Nigerian ports suffer delays of over 40 days as a result of the cumulative COVID-19 lockdown in the country since March.
Ogboi spoke on Thursday, during a webinar agribusiness organised by the Africa CEO Forum, in partnership with the African Export-Import Bank.
The logistics expert stated that the $25,000 daily cost of the vessels at the ports, which amounts to a total of over $1m per vessel, was passed on to the consumers.
She said, “The lockdown caused a significant increase in cost. If we start all the way from the vessels in Nigeria, 70 per cent of vessels were delayed by more than 40 days. So, even though the imports did increase, there were massive delays.
“Now, what happens when the vessels need to pay $25,000 per day? Who is that cost passed on to? It’s passed on to the consumer. So, we’ve seen transportation costs go up. The delays on the borders in East Africa caused transit times to move from 24 hours to even up to three weeks as we saw two weeks ago.
“All of these are being passed on to the transportation costs, which is as high as 50-75 per cent of the cost of the goods.”
While noting that the rising cost of importation in agribusiness would ultimately make a case for local sourcing, she argued that the local market was not ready.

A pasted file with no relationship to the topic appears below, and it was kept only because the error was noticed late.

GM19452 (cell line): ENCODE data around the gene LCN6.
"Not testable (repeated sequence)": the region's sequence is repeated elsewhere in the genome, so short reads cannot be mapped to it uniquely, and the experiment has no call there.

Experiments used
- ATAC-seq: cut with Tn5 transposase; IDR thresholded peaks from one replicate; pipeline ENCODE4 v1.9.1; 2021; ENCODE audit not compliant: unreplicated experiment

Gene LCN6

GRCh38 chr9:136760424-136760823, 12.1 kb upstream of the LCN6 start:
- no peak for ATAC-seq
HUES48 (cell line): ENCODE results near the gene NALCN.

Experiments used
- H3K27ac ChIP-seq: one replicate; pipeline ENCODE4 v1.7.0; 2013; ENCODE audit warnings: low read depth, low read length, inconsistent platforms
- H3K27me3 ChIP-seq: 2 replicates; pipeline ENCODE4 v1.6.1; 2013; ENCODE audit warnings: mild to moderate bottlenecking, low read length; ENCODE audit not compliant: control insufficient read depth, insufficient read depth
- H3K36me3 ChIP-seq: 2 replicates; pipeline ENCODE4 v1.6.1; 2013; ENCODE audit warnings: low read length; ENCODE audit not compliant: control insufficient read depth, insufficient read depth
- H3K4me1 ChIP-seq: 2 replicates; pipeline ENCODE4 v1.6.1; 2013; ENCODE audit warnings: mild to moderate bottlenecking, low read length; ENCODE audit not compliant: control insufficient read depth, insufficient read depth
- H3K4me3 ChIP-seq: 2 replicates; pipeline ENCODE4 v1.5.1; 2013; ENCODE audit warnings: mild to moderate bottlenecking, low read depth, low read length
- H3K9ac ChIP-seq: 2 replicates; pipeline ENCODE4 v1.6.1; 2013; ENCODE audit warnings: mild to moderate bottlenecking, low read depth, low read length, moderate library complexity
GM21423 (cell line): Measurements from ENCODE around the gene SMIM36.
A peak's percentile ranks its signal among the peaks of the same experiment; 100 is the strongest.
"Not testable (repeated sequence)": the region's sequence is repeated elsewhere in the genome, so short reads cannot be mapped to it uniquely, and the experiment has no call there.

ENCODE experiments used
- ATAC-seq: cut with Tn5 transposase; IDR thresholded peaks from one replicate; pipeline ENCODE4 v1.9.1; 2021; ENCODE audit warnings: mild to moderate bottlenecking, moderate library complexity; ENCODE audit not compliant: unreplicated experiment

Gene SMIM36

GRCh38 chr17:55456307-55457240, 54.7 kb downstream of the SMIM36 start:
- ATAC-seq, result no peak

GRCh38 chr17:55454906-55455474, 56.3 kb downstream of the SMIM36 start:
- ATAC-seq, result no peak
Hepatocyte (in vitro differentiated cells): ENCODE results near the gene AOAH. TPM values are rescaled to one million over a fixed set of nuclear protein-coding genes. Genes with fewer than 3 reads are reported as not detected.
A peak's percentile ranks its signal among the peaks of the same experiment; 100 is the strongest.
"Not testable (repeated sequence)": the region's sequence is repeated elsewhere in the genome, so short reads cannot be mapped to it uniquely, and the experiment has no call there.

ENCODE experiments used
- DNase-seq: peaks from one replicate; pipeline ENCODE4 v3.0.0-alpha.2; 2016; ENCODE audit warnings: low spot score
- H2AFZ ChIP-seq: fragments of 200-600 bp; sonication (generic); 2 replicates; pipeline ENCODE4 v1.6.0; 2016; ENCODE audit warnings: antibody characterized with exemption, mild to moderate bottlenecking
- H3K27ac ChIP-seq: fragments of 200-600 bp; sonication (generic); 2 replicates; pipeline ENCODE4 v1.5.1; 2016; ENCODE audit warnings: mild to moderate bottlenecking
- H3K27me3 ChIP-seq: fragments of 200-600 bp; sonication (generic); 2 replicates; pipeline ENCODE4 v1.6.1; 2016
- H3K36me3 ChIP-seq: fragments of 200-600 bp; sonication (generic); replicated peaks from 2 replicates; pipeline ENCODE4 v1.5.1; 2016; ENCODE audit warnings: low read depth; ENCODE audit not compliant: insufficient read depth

Ogboi added, “Is the local market ready? If the local market was ready, then it could have made a case for it. But, given that it wasn’t ready, the question is, once these lockdowns start to ease, will those costs persist?”
She also bemoaned the impact of the lockdown on interstate transportation of agricultural products.
The Lori Systems COO said, “For us, with regard to COVID, I think the challenge to our business is more as a result of lockdowns. That has impacted us significantly.
“There has been a lockdown on interstate movement. Of course, they’ve allowed essential goods, but it is difficult for the people to get to work.
“Even when the trucks are moving, there are delays at the border. At the ports, half of the staff are not available. When you want to load or offload your trucks, they are delayed.”
The logistics expert noted that the biggest hurdle for local sourcing in agribusiness was poor infrastructure and advised the Federal Government to fix the roads.